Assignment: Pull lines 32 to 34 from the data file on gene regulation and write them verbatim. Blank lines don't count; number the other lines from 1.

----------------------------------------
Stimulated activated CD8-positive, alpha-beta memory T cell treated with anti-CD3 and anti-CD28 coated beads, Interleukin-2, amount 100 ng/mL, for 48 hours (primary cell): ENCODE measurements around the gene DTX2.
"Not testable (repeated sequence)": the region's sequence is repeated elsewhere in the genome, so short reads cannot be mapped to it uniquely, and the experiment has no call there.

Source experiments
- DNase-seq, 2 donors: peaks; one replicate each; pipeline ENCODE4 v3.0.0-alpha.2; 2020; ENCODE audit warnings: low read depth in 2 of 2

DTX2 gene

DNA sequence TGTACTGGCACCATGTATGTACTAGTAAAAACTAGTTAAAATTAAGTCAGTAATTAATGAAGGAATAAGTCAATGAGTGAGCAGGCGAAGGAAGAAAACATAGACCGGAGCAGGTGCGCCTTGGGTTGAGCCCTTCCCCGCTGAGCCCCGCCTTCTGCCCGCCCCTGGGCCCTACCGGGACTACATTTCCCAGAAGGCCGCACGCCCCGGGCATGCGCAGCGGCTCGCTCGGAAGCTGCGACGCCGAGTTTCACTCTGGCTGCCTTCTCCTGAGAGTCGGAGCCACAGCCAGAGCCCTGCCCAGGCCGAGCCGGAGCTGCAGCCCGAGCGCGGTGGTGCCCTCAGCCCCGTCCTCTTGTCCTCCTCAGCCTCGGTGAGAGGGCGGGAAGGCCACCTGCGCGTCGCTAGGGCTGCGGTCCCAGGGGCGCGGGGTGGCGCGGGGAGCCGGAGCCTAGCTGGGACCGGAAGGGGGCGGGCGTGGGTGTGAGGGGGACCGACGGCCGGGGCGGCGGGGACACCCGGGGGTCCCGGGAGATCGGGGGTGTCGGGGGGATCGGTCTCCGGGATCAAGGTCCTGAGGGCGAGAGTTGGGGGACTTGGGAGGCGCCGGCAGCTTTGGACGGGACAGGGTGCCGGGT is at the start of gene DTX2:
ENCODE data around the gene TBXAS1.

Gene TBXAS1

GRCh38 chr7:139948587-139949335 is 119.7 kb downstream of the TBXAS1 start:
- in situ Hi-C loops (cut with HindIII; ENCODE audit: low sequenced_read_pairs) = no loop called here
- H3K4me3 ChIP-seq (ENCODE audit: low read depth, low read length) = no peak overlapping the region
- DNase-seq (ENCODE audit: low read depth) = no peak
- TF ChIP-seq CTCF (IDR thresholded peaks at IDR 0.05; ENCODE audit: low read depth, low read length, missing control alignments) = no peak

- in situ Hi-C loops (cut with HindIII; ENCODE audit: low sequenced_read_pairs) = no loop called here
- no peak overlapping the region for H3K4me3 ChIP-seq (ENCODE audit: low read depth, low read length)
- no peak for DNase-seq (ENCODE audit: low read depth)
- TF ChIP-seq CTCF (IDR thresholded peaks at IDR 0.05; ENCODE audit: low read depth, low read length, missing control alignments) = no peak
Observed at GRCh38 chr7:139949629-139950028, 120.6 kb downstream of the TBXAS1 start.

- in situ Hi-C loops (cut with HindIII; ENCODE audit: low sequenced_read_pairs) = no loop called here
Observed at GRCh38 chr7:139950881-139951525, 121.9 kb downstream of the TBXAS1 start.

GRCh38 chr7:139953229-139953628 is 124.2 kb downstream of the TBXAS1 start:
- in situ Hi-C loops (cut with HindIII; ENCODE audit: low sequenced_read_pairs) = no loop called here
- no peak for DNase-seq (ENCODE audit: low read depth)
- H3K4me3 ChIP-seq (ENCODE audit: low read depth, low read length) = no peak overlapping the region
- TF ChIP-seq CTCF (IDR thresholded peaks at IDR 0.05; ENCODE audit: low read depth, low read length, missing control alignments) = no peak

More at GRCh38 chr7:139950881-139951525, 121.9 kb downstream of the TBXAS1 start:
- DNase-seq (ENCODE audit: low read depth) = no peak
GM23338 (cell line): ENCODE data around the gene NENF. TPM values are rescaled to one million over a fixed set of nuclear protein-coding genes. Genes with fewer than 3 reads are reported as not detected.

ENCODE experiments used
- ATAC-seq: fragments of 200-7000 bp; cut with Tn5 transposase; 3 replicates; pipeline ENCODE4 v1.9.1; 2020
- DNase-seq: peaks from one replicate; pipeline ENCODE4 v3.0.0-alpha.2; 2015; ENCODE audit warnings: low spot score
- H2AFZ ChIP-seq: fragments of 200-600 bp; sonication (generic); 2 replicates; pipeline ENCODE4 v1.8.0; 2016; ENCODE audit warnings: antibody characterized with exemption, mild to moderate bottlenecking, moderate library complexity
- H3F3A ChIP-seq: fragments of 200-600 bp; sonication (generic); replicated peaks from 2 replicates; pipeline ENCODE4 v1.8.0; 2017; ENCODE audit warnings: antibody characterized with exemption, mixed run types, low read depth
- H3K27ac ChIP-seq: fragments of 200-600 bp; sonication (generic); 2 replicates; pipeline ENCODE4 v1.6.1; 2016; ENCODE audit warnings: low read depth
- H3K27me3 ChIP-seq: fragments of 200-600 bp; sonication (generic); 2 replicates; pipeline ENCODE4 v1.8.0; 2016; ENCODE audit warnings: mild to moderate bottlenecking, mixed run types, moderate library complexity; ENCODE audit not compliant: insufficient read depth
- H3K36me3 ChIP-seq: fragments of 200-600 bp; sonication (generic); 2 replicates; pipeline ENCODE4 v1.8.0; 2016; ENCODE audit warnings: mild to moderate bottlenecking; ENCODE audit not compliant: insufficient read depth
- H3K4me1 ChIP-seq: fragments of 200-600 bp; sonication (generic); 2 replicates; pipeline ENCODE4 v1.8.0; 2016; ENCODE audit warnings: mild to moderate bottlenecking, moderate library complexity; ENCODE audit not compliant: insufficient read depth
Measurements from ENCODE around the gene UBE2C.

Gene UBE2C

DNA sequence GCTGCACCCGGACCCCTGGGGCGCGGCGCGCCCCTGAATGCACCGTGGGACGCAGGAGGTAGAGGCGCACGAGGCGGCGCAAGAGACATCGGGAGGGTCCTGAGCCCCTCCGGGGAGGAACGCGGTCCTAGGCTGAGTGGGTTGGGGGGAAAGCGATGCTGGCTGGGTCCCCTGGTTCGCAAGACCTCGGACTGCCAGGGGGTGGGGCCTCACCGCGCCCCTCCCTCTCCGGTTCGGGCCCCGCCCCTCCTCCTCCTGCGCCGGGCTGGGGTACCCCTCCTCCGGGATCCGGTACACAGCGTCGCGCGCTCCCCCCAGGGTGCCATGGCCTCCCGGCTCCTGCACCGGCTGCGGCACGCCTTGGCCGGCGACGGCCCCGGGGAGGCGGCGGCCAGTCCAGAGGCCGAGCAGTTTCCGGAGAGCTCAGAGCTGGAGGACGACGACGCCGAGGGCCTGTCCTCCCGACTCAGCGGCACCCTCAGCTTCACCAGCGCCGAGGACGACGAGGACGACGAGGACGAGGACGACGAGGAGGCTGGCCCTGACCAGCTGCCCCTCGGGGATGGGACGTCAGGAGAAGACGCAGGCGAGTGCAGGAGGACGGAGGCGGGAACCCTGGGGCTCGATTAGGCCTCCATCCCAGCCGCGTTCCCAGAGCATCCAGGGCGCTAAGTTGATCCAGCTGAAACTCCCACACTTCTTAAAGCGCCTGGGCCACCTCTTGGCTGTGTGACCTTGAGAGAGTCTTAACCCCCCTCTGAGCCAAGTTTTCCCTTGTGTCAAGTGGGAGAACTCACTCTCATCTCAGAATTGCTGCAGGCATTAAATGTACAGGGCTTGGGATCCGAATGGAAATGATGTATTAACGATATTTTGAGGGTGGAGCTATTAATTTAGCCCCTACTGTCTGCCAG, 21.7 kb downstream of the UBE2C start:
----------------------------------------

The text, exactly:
- H2AFZ ChIP-seq: fragments of 200-600 bp; sonication (generic); 2 replicates; pipeline ENCODE4 v1.8.0; 2016; ENCODE audit warnings: antibody characterized with exemption, mild to moderate bottlenecking, moderate library complexity
- H3F3A ChIP-seq: fragments of 200-600 bp; sonication (generic); replicated peaks from 2 replicates; pipeline ENCODE4 v1.8.0; 2017; ENCODE audit warnings: antibody characterized with exemption, mixed run types, low read depth
- H3K27ac ChIP-seq: fragments of 200-600 bp; sonication (generic); 2 replicates; pipeline ENCODE4 v1.6.1; 2016; ENCODE audit warnings: low read depth